Money talks as we begin to make plans for future
Whether or not the EU's tough stance over the UK is all a game of smoke and mirrors, exporters have some crucial negotiations ahead, as Theresa May now appears to be benefiting in the light of Boris Johnson's withdrawal, says broadcaster and author Richard Curran
The EU may well be involved in a massive game of bluff with the UK as it continues to take a tough stance on negotiating the UK's future relationship with the union.
The tough stance began right away, when Angela Merkel said there would be no talks until the UK triggered the treaty clause announcing its intention to leave the EU.
Then last Friday, EU Trade Commissioner Cecilia Malmstrom dropped a new bombshell when she said detailed talks on a new trading relationship between the UK and the European Union should not start until after the process of leaving politically under Article 50 of the Lisbon Treaty.
In other words, the UK would spend two years negotiating its exit - and once out, it would begin the process of negotiating its future trade relationship with the union.
As a bluff, it is about piling pressure on the UK to consider a second referendum or begin the long exit process as quickly as possible to allay continuing economic uncertainty.
If it isn't a bluff, then the UK (and Ireland) might not know the future trading position and status of the border for several years - possibly not this side of 2020.
It is hard to see how the EU could retain this stance because the uncertainty will undermine the performance of many key businesses in countries such as Germany and France.
Take Germany, for example. Last year, Germany's trade surplus with the UK came in at €51bn (£43bn). This means it sold that much more goods and services to Britain than it imported from the UK.
With around €90bn (£76bn) worth of exports to the UK last year, Britain is Germany's third-largest export market, after the US and France. Germany sells more cars to Britain than any other country, with 810,000 exported last year. Also, half of the 2.6 million cars made in Britain last year were built by German-owned firms, such as BMW, which runs Mini and Rolls Royce.
Other big German exports include mechanical engineering products, with the UK as the fourth-most important foreign market for the sector.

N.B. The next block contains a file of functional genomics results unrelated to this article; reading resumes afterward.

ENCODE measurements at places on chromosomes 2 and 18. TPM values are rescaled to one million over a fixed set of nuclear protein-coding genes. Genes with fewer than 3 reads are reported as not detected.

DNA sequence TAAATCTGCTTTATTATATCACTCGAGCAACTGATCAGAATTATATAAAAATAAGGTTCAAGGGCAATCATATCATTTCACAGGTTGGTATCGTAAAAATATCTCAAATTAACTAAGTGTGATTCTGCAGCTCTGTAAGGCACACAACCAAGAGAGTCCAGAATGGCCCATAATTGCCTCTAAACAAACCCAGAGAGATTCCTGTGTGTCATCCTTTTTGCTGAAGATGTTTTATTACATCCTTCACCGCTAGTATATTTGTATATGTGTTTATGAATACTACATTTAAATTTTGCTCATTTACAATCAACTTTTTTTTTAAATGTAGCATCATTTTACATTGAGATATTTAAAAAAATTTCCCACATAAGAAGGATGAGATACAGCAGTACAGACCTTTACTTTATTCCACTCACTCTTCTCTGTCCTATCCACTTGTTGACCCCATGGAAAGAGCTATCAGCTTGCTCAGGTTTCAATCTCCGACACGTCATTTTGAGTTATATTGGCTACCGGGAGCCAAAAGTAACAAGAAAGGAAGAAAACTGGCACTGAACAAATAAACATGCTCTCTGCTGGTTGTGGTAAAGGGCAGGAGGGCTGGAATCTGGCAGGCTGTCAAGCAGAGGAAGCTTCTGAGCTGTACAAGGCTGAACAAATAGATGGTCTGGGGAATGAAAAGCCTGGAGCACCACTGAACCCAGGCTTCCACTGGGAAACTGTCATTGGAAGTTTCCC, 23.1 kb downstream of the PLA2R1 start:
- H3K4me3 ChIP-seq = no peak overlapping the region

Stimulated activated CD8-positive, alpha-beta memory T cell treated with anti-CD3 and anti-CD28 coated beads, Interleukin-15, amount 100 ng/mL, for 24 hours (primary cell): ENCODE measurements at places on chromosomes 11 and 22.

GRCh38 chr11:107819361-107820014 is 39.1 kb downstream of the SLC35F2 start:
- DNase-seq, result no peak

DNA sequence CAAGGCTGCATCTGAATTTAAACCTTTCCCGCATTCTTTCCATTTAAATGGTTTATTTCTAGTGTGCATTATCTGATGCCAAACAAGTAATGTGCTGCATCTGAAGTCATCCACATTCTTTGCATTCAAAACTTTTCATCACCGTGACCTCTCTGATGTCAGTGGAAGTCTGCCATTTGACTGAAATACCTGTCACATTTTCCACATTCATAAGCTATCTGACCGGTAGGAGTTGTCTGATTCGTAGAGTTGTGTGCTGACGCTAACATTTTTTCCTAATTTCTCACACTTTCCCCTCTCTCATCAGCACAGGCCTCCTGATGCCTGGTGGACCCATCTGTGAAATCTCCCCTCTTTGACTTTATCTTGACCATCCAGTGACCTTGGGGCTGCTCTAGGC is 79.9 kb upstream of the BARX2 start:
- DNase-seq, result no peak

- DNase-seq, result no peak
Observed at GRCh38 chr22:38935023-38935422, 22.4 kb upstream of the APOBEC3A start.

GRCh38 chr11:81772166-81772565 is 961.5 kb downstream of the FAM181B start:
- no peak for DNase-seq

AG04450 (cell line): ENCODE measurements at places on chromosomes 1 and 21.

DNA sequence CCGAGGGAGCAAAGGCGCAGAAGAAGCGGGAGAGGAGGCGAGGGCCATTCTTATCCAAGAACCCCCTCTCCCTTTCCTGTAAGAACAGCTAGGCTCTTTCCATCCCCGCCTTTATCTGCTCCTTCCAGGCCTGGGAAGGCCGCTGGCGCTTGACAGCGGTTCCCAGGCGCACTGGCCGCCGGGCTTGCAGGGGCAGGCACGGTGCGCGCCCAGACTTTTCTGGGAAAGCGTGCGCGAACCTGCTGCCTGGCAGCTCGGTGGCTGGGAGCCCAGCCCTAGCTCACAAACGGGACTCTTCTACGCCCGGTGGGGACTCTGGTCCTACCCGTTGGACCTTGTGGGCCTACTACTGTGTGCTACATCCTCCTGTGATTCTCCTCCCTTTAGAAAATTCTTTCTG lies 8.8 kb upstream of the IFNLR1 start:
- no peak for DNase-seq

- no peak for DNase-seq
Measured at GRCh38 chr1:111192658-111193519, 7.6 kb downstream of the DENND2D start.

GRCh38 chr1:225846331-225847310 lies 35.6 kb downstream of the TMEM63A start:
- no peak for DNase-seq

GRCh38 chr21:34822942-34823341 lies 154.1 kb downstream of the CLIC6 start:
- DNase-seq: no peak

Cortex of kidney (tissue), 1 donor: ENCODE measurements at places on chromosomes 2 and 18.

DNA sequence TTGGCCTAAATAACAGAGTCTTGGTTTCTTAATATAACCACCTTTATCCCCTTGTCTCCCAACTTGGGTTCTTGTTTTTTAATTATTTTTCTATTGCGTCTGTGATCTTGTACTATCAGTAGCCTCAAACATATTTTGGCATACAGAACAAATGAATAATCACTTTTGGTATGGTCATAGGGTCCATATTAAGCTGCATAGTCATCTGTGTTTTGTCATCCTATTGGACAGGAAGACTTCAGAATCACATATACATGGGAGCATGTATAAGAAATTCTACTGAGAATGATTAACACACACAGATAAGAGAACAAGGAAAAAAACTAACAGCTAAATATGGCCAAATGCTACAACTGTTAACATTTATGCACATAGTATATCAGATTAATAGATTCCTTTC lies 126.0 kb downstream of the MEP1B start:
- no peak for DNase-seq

All of these highly influential companies will be bending the ear of Ms Merkel to do a deal with the UK that is based on access to the single market.
The French are not that different. During the week, Renault said it may have to raise prices on cars it exports to Britain, as its rival Peugeot and others scrambled to adjust to the weakening of sterling.
Ironically, Renault is more vulnerable because, as an exporter to the UK, it doesn't have any production facilities in Britain, which gives it little protection against currency swings.
But Renault might not be the only ones putting up its prices in the UK. Retailers in London, from local shops to luxury stores, will weigh up the effect the fall in sterling will have on their business.
They may have to accept smaller profits, because buying in their goods will cost them more, or pass on the increase to consumers.
That is why Bank of England governor Mark Carney is talking about a recession in the UK and the need to take measures on interest rates and/or quantitative easing to combat it.
But the knife delivered by Michael Gove between the shoulder blades of Boris Johnson last Thursday may have done us all a favour. Gove is unelectable as Prime Minister - and it has left Home Secretary Theresa May as the front runner.
She was in the Remain camp and would be more amenable to push for a deal that concedes freedom of movement in return for ongoing access to the single market. That is why both sterling and the stock market went up on the news that Johnson was out of the race to lead the Conservative Party.
A single market deal would be good for Ireland, because it would preserve the status quo along the border and with our UK export markets.
But - as ever - there are some big prospective problems with the 'Theresa May to the rescue' scenario.
It would be welcomed by major exporting business interests in Germany and France but it might be too good a deal for the UK and one that would encourage others to also consider leaving the EU.
That is where Ms Malmstrom's comments come in. If the EU is eventually going to do that kind of deal with the UK down the road, best to make it look like you have beaten them up a bit first. It would also make it look like the British government had won some concessions when the time comes.
Money will talk at the end of this process.
It always does.